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Review: Corsair Harpoon RGB

by Chris Elt on 11 November 2016, 14:01

Tags: Corsair

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Introduction

The great thing about PC gaming hardware is that there's so much choice. You aren't restricted to certain peripherals, and there literally is a keyboard or mouse to suit every individual. The only thing you need to be wary of is cost, as while the entry point tends to be low, prices can spiral out of control for high-end equipment that casual users aren't likely to need.

When it comes to gaming mice, the likes of the Asus RoG Spatha and Fnatic Gear Clutch look tempting if you're willing to splash large amounts of cash, but if cost is a key consideration, Corsair reckons it has a noteworthy alternative in the form of the Harpoon RGB.

Introduced to market with a palatable £25.99 price tag, the Harpoon RGB is one of Corsair's most affordable mice to date and serves as a cost-effective option for the casual gamer.

Adopting an ergonomic profile for right-handed users, the mouse takes a familiar shape with dimensions of 111.5mm x 68.3mm x 40.4mm while weight is set at 85g. It's a relatively small and dainty solution, and with no available height or weight adjustments, best suited to gamers who prefer a lightweight pointer.

A largely plastic chassis emphasises the petite form factor, though well-sized rubber linings on either flank provide some much-needed grip. The Harpoon RGB feels reasonably comfortable for a mouse at this price point, though it is ultimately too small and too light for my own personal preference. I like my mouse to have a bit of heft, and this one feels almost hollow.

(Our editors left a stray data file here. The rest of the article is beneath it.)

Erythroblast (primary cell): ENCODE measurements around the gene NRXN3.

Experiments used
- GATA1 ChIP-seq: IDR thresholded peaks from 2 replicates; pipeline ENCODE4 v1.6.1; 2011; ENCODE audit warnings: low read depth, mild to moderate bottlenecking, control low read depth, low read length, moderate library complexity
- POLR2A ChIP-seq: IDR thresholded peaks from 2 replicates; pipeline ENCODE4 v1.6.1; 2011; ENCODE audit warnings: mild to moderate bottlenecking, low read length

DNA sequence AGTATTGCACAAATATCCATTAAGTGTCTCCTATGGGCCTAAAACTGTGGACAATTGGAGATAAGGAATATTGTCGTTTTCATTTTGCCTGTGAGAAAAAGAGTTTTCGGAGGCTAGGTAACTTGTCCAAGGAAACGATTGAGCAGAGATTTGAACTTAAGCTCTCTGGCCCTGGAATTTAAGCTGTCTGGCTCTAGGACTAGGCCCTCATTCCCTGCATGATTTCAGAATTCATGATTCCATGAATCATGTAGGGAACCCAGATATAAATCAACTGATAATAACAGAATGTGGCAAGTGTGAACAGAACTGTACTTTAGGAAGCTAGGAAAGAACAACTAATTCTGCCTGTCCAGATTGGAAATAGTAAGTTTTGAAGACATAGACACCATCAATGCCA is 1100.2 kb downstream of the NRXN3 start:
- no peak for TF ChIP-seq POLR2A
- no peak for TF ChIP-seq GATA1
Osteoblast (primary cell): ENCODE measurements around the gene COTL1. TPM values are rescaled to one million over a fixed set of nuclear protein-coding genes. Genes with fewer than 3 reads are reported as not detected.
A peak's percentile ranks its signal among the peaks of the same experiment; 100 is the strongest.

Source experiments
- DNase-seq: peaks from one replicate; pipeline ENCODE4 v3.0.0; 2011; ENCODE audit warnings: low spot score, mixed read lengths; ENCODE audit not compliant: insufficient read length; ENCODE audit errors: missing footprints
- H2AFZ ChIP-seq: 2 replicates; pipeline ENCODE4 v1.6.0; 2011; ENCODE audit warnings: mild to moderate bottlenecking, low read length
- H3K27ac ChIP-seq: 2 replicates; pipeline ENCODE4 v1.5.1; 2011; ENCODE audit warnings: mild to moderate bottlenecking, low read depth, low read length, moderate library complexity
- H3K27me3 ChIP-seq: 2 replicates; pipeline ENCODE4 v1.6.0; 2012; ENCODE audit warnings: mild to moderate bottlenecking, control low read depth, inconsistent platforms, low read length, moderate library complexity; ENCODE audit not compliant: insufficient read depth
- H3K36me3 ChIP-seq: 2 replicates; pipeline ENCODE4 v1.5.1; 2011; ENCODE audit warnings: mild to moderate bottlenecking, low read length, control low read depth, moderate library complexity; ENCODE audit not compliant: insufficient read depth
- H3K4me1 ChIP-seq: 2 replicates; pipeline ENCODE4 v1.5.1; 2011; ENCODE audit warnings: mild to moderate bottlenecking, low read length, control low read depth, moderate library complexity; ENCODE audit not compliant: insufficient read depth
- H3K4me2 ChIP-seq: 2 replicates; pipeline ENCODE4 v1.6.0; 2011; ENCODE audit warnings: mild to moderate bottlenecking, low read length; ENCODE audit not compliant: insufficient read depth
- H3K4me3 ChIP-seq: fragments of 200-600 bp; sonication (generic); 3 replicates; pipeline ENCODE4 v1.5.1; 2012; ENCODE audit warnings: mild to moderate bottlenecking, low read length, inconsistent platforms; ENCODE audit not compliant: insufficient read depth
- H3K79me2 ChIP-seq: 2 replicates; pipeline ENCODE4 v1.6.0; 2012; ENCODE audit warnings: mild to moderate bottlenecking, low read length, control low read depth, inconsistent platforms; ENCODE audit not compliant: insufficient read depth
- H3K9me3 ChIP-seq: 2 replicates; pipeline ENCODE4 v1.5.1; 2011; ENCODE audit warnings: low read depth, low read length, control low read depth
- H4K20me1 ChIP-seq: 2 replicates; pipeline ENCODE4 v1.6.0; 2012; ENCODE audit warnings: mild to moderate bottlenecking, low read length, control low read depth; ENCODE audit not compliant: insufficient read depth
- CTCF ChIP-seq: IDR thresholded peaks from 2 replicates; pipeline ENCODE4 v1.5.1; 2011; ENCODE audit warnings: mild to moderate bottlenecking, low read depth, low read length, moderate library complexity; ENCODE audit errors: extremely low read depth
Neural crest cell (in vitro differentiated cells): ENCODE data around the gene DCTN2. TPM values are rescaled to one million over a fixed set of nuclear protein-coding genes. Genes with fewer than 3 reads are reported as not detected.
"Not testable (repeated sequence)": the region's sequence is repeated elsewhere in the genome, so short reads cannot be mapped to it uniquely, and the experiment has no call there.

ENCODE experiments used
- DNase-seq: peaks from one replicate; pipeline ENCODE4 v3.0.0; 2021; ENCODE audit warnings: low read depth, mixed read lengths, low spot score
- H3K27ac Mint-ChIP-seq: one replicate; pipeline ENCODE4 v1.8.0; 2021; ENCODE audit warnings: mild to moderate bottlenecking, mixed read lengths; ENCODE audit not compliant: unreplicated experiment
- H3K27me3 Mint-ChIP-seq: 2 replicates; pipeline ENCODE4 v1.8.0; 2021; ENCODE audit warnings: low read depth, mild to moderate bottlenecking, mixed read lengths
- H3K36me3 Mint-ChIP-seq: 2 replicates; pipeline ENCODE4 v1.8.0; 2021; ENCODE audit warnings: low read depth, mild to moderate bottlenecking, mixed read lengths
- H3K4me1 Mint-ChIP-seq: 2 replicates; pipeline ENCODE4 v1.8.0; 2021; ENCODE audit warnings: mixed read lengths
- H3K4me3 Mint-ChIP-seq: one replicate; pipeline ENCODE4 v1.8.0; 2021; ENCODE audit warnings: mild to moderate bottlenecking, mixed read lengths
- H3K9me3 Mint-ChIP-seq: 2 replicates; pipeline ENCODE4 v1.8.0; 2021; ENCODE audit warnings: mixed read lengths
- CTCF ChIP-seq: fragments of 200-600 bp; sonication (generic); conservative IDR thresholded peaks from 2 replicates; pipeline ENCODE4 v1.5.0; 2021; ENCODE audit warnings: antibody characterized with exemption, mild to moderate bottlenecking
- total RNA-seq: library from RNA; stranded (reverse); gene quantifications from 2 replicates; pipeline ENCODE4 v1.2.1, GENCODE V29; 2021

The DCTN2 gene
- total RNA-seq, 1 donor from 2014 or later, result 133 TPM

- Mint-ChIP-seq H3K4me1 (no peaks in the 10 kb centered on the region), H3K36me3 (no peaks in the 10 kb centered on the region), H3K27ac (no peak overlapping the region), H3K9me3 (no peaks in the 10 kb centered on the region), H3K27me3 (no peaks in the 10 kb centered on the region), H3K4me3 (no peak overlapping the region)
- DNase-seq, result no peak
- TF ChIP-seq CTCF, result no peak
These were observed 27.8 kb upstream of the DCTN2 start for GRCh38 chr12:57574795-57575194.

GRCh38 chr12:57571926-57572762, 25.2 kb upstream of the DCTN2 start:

The half-a-dozen available buttons include the main left and right clickers, a pair of side buttons on the left, a clickable scroll wheel and a DPI switcher. A rubber coating gives the scroll wheel a nice texture, but the notches aren't pronounced as much as I'd like. A stiffer action would be preferred for ultra-precise scrolling, and I've never quite become accustomed to mice with a gap in front of the wheel, creating a void between the left and right buttons. Scrolling forward just doesn't feel right when your finger ends up rubbing against two edges.

Build quality is decent but not spectacular, as is to be expected at this price point, though there are one or two caveats to consider. The front edges of the main clickers are a tad sharp and can be uncomfortable for users with large hands, and if you're used to having a centrally-mounted cable, you might find it tricky to acclimatise to the Harpoon RGB's USB cable emanating from in front of the left button. It shouldn't impact usage, yet I've never quite managed to get used to it.

What kind of underlying hardware can you expect for £25.99? Well, the main buttons are backed by ubiquitous Omron switches, there's 128KB of onboard memory for stored settings, the rear logo is RGB backlit, four PTFE glide pads line the underside, and the brain of the operation is a PixArt PMW3320 optical sensor.

The sensor can be considered low-to-mid-range, yet Corsair's implementation makes sense given the Harpoon RGB's positioning. A DPI rating of up to 6,000 provides ample precision, and the accompanying software allows for customisation in 250 DPI intervals right the way down to a minimum of 250. Polling rate, meanwhile, is set to 1,000Hz as standard and can be changed to 500Hz, 250Hz or 125Hz if need be.

Corsair has covered most bases, though there isn't a dedicated DPI sensitivity indicator. Instead, the rear RGB logo is configured by default to change colour based on the five pre-defined DPI settings (500 red, 1,000 white, 2,000 green, 4,000 yellow, 6,000 blue). The catch, if you're reliant on a visual guide, is that the backlit logo is entirely covered by your hand during use.